Since we can not get a handle on indeterminism, we are obliged – again by the ego’s desire for intellectual control – to talk of ‘chaos’, ‘randomness’, ‘accident’, ‘chance’, ‘contingency’ and all those other terms that indicate every process that is not strictly mechanical or necessary. The trouble with this is that it reduces every process that is not mechanical to mere thrashing about, a mere jumble. When we apply these ideas to our own minds, we are prepared to attribute ‘intelligence’ to the processes, but we are not so prepared – again, because of the ego – to attribute intelligence to nature as a whole. But if nature is indeterminate, then it is either just a jumble or it is intelligent. It is not just a jumble, it exhibits staggering emergent order, so, it may well be intelligent.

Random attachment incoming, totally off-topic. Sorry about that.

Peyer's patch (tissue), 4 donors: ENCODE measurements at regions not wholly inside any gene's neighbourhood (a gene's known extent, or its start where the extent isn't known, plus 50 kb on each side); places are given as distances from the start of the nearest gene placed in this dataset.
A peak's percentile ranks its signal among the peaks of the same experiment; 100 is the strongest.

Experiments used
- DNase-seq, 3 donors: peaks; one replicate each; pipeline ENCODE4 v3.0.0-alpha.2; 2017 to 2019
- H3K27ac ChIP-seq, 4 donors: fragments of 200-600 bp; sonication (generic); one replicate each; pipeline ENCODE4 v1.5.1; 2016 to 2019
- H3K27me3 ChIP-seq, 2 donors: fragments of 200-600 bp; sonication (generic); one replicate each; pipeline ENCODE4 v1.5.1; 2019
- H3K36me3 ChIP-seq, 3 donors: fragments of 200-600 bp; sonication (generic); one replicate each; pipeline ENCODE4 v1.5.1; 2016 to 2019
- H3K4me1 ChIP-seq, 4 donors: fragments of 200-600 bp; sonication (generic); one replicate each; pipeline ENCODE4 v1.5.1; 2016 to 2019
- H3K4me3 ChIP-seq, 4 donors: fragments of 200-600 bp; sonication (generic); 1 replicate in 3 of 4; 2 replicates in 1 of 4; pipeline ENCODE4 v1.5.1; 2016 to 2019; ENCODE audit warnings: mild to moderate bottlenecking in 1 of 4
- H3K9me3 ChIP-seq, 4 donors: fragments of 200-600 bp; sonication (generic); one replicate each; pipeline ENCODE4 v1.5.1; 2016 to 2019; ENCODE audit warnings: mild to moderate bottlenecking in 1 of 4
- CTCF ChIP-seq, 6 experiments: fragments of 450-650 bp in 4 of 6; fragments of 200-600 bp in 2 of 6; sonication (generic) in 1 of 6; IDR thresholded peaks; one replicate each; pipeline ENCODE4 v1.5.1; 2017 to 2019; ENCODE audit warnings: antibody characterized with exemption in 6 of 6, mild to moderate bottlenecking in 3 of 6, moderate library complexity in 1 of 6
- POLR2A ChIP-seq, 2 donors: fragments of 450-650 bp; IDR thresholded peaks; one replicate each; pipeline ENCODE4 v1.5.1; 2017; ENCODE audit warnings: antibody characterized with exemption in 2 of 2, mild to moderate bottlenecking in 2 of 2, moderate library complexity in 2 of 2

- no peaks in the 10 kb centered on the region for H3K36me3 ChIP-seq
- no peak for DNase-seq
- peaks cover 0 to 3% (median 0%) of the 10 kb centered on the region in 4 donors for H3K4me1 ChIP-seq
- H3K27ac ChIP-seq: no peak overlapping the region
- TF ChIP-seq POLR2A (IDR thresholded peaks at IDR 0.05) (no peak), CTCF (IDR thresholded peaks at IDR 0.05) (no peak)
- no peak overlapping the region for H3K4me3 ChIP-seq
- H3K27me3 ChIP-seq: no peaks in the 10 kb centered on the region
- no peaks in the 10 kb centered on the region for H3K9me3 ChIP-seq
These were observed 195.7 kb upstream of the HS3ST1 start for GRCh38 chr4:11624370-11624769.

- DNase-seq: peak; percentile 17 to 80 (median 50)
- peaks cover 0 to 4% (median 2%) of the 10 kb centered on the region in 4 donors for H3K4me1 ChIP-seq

Traditionally the processes of the universe have been seen as governed by necessity and by chance, chance and necessity, the two mighty arbiters of our destiny. Since necessity has clearly gone out of the window, since it has turned out to be an epistemological and not an ontological problem, then chance is left in a precarious position, because chance is only comprehensible as what is not necessary. But why should we be limited to these two principles anyway? Why should we not have more, Ockham notwithstanding? In the human sphere we admit chance, necessity and intelligence as principles according to which things happen. Since necessity is an epistemological concept, and since thus processes in nature are only necessary relative to our concepts, why should we not have in nature relative chance, relative necessity and absolute intelligence, intelligence being perhaps the ontological concept? Naturally, there is no possibility of definitive understanding with these notions, but who wants definitive understanding? Definitive understanding would be the death of culture; and who wants what is fatal to us as well as being illusory?